Ebooks and online retailing of physical books will make having your book in a physical book store far less relevant (and less likely, too)...and physical presence is really the only card that traditional publishers have left.

People are going to switch to more and more online purchases...

4. Recommendations and Discoverability.


We'll see the popularization of great recommendation websites...and frankly, this is what the industry needs most (after eliminating DRM).

The industry really needs websites that assist with discoverability -- Amazon's services are fair at best; they're great when you already know exactly what you want and want something just like it. But you need something that captures more of the serendipity of stumbling upon cool stuff as happens in physical stores.

There are already a few sites that are part of this role (MobileRead, KindleBoards, GoodReads, LibraryThing, Shelfari)...but within the next two years, one or more of them are going to become really prominent beyond the smaller core ebook readers. One of them will hit StumbleUpon/Reddit/Digg/Delicious-type status as a "go to place" to find out what's new and cool in books.

God, please don't let the recommendation engine be Facebook.

5. On-demand book printing in every town.


(I place this 3-5 years down the road)

You'll see easy and affordable on-demand book printing in every small town across the country through every Starbucks/McDonalds (or a similar chain), through small coffee-shop/cafes, and you'll also see the return of the "small bookstore/cafe."

(This assumes that at some point, the self-preservation reflex kicks in at mainstream publishers and they decide to do *something* before they go out of business. If they keep on whistling past the graveyard and refuse to change, all bets are off.)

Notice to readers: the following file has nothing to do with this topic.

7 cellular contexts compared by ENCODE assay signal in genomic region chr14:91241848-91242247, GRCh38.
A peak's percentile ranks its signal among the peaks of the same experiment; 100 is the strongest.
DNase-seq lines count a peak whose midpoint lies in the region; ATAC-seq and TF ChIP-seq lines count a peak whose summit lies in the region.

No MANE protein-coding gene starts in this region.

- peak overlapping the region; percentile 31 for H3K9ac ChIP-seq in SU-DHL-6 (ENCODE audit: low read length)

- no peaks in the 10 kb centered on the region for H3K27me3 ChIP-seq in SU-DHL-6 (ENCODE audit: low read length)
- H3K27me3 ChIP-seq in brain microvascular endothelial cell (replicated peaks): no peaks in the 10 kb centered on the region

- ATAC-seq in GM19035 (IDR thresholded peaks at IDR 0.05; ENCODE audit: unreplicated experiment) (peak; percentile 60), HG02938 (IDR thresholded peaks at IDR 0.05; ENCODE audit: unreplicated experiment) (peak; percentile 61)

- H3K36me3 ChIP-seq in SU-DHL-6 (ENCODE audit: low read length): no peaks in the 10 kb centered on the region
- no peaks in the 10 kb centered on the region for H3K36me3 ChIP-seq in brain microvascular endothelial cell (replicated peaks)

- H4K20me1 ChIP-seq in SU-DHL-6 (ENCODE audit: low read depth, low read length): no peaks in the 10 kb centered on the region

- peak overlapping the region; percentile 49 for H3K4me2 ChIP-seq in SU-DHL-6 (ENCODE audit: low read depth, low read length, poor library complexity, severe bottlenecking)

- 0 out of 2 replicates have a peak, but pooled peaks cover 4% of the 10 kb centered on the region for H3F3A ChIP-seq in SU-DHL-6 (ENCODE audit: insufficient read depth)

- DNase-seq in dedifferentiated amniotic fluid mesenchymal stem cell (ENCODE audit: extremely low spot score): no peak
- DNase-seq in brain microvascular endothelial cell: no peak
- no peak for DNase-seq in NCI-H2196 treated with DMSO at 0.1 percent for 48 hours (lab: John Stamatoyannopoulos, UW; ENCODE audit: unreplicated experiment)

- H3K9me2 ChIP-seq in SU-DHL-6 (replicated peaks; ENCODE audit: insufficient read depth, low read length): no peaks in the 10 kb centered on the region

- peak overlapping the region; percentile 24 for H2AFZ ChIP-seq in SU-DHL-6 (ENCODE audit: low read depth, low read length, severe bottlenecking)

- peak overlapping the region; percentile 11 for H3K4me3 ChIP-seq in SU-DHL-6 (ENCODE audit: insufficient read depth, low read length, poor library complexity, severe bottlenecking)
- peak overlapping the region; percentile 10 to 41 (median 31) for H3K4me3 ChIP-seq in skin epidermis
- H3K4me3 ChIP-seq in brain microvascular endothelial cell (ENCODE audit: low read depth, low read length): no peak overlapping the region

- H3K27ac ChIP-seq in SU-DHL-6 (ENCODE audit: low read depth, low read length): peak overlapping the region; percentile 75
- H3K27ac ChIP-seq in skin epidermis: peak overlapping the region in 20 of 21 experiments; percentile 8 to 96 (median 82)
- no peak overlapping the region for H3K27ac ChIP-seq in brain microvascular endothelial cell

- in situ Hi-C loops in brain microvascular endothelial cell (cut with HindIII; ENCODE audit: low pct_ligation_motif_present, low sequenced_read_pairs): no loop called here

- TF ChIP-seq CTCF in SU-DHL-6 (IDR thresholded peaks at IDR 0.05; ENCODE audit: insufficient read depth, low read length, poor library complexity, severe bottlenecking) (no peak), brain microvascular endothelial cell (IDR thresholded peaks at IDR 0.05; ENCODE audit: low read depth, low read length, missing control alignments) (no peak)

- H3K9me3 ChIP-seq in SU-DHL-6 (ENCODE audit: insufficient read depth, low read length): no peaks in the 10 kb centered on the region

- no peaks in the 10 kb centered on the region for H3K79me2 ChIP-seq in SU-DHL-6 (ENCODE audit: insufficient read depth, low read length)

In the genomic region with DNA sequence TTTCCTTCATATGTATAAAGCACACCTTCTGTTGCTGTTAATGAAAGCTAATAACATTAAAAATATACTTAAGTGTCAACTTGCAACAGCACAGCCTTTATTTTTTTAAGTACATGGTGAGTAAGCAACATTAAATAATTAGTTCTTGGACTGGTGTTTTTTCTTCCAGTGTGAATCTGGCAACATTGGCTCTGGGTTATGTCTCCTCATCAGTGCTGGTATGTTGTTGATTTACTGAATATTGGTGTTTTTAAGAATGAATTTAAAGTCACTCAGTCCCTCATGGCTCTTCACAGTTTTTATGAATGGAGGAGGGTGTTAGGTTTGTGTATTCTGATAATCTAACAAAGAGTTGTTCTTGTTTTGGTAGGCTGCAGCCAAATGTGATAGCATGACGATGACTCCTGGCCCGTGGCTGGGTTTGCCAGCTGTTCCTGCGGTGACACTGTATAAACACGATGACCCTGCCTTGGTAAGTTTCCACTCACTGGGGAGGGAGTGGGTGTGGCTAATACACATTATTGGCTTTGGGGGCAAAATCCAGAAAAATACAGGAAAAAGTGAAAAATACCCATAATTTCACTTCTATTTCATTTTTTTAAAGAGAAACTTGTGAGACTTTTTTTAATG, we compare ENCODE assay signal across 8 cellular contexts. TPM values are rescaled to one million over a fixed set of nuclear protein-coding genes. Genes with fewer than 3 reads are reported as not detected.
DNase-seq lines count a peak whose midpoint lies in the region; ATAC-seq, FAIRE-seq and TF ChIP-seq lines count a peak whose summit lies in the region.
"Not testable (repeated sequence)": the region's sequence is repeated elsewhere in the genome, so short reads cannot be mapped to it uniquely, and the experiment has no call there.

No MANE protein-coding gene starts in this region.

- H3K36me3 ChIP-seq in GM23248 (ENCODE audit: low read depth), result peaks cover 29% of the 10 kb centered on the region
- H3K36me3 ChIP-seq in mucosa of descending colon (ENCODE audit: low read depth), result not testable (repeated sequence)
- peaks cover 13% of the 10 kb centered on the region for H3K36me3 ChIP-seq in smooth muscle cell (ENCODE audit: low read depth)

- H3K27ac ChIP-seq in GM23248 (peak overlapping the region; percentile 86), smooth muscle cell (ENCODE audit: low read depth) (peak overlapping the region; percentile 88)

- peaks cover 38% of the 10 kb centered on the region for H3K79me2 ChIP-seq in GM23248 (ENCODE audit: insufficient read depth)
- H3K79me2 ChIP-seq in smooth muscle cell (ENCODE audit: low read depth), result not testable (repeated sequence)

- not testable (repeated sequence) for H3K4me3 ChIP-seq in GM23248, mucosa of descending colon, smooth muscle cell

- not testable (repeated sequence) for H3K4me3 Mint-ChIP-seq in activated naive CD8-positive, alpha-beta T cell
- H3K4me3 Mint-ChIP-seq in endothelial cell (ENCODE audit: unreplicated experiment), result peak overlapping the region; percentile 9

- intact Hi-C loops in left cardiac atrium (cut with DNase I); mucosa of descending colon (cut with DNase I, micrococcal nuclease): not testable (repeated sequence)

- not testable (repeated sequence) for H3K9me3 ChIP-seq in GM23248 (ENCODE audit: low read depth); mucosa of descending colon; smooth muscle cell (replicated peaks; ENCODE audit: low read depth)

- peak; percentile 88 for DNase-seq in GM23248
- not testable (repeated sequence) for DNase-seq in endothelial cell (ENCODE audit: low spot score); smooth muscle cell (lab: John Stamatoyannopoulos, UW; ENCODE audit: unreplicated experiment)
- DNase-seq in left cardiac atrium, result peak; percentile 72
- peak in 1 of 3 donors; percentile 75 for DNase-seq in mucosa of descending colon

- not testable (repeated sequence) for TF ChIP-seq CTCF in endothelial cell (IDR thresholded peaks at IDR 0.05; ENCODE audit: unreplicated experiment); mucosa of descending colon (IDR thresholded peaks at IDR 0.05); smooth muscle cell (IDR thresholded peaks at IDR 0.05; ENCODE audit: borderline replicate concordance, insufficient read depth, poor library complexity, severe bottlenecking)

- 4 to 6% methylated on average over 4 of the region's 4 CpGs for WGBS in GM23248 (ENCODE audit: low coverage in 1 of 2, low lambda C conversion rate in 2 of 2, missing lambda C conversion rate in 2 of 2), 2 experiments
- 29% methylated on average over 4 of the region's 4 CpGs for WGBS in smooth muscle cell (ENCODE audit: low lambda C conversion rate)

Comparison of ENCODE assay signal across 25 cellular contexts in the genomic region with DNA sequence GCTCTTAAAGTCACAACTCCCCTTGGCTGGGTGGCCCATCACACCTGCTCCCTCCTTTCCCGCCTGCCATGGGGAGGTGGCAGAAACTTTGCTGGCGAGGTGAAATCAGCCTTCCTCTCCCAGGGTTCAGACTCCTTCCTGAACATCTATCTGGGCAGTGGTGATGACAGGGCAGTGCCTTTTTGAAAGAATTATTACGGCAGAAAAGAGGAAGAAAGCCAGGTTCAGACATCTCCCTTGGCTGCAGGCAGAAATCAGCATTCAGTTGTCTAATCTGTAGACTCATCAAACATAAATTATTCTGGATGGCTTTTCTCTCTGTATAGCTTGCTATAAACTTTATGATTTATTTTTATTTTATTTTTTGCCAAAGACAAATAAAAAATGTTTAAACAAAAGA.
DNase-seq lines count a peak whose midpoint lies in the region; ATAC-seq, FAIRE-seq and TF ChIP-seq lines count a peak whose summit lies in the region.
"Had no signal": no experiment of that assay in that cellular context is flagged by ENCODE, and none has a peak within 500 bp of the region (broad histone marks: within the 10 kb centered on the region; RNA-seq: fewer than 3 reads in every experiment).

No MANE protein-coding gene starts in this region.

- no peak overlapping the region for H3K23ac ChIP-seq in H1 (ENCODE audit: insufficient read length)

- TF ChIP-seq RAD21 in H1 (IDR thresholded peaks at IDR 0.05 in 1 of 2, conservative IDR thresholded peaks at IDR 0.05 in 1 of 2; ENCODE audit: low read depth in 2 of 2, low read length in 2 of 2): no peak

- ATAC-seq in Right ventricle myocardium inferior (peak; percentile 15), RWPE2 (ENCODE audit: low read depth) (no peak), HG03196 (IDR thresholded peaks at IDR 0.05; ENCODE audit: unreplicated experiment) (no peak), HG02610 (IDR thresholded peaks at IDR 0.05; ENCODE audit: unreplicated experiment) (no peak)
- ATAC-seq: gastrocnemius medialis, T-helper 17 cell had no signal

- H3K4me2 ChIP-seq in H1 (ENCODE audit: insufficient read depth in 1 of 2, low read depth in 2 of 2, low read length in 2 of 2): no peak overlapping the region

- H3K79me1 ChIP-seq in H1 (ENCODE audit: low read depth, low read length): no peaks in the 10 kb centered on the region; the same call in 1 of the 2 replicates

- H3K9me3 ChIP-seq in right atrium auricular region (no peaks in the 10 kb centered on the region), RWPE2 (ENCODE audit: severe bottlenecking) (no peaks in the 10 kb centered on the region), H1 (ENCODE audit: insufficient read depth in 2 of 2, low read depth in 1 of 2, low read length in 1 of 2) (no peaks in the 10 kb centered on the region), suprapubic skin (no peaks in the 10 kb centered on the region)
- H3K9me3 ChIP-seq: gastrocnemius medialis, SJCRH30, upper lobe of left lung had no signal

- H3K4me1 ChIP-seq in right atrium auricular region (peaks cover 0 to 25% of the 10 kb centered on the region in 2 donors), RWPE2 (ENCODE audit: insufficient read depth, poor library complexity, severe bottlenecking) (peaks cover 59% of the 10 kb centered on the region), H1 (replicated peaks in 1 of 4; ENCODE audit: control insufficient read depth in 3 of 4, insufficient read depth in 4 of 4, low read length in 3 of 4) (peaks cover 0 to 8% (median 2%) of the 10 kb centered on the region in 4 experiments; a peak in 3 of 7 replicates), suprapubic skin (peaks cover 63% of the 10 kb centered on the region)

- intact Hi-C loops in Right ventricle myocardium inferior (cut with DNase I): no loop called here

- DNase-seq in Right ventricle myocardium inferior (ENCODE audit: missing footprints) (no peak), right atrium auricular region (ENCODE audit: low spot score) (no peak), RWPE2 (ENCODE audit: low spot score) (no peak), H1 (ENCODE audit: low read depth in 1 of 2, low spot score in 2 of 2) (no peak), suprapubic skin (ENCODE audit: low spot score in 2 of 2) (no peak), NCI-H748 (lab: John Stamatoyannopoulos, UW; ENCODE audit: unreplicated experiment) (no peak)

I know I just implied that physical book retailing is dead. But that's not true -- it will change in a major way, that gives the customer more choice than they have ever had while having an exceptionally small "store" footprint.

POD printers for books will be available at one or more major chain restaurants for printing books on demand while customers wait -- presumably the publishers get on board with this since they get to split the money while eliminating the costs of printing, warehousing, shipping and returns.

Immediate delivery of a physical book is the only advantage physical retailers have left and some (enough) people will pay a premium to get the book immediately.

I see this as being a natural for Starbucks, McDonalds,Dunkin Donuts, etc.

I see the potential for smaller bookstores to return (Waldenbooks-sized): Half of the space is devoted to 5-10,000 steadiest selling titles and an ample magazine/newsstand. The other half if a cafe where people are encouraged to hang out, where they can rent or borrow a book browser (tablet) if they don't have their own, and they can order a physical book and take delivery of it in 5-10 minutes (produced by a chain of POD printers in the back room).

6. International Epublishing Goes Mainstream

There's a whole world out there, over a billion of us, for whom English is our primary or at least commonly used language. The world ebook market could be huge...

Geographic limitations are another reason why traditional publishers are in for a world of hurt, while world-wide retailers like Smashwords are going to help authors reach worldwide audiences.

For the first time in human history, a person can write a story, article or book and make it instantly available to the entire world. It's a pretty mind-blowing proposition...and we are only just beginning to realize the potential of this global marketplace.